While Donald Trump gives the appearance of wavering over his decision to pull the US out of the Paris Climate Agreement, Nicaragua has decided to sign it. It was one of only two countries not to sign in Paris last year; the other was Syria. Nicaragua abstained out of principle: the agreement didn’t go far enough. The target – to keep the average global temperature no more than 2ºC above pre-industrial levels – was too high, and in any case unlikely to be met. An unfair burden was being put on developing nations and not enough money was being promised to help them build low carbon economies.
I met Nicaragua’s climate change negotiator, Paul Oquist, in June, a few days after Trump announced his decision to withdraw from the Paris Agreement. I suggested it would be an excellent moment for Nicaragua to change its mind, though claim no credit for the subsequent decision; I can’t have been the only one to think so.
When Daniel Ortega returned to power in 2007 after 16 years of neoliberal governments, most of Nicaragua’s electricity was produced by burning oil. Shortages led to daily blackouts. Nicaragua was the poorest country in Central America but had the highest electricity prices. Ten years later, blackouts are much less frequent, prices have stabilised and more than half the electricity comes from renewable sources, with a realistic aim of reaching 90 per cent by 2020. Costa Rica has already exceeded that target, but three-quarters is via hydroelectricity, which may be vulnerable as climate change speeds up. Nicaragua’s energy matrix is more balanced, using wind, geothermal, solar and biomass alongside hydro.
Latin America has plentiful renewable sources for electricity generation; the next challenge in reducing emissions will be transport. Even in the bigger cities, public transport is often inadequate and unattractive to the growing numbers who can afford cars. Weaning people off petrol or diesel cars and onto public transport means a major change in mindset for an elite whose point of reference is Miami. In a continent where railways have fallen into disuse and only the poor take buses, infrastructure investment currently means building more roads.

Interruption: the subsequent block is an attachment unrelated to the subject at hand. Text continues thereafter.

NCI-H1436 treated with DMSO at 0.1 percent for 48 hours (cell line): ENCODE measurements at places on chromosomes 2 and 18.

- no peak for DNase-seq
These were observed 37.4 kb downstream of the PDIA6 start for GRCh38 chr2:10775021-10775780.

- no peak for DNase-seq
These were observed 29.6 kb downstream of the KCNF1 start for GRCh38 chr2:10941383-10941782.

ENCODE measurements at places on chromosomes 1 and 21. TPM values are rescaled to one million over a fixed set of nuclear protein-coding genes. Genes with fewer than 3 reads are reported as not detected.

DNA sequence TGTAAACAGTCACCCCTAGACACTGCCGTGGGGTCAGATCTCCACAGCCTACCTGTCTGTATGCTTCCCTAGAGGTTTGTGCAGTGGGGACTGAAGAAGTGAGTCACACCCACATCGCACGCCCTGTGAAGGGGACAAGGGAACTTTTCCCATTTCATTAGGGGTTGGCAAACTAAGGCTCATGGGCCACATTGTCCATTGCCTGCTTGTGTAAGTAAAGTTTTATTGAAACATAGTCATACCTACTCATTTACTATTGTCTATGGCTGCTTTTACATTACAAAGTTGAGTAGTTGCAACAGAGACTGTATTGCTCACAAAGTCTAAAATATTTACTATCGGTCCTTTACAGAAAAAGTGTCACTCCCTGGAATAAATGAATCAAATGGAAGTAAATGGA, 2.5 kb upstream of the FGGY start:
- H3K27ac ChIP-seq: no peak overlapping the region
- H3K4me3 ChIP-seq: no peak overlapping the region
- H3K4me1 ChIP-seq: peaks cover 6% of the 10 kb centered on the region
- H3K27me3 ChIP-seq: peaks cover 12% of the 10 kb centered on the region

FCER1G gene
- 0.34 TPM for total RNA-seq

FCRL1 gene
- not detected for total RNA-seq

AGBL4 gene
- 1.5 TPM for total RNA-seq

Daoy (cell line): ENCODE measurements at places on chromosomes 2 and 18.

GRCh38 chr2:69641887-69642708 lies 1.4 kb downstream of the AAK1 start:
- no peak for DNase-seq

Latin America is a major supplier of ‘ecosystem services’, principally the huge tropical forests that absorb carbon. North of the Amazon, Nicaragua has the biggest area of tropical forest in the hemisphere, but it is under constant threat from settlement, especially for cattle ranching. Ortega has granted a Chinese company the rights to build an inter-oceanic canal, rivalling Panama, on the grounds that it’s the only way to conserve the rainforest. The income from the canal, he argues, combined with the need to guarantee its water sources, will enable Nicaragua to defend the remaining forests and replant the areas now given over to cattle. The canal company, which has yet to start digging, has just announced a big tree-planting scheme.
Nicaragua has suffered several years of limited rainy seasons; the prognosis is for the droughts to get worse. Coffee production and other crops are threatened by rising temperatures. Yet the country generates only 0.03 per cent of global carbon emissions, a paltry 0.8 metric tonnes per head annually. Costa Rica produces twice that amount per head, the UK eight times and the US twenty times. If developed countries (the US excepted) are serious about the Paris Agreement, they’ll put money into helping poor countries achieve higher living standards without raising emissions. Even the IMF thinks they should do this. But Nicaragua’s scepticism about the likelihood of it happening is more than justified, even if, as an ‘act of solidarity’ with the poorest and most vulnerable nations, it goes ahead and signs.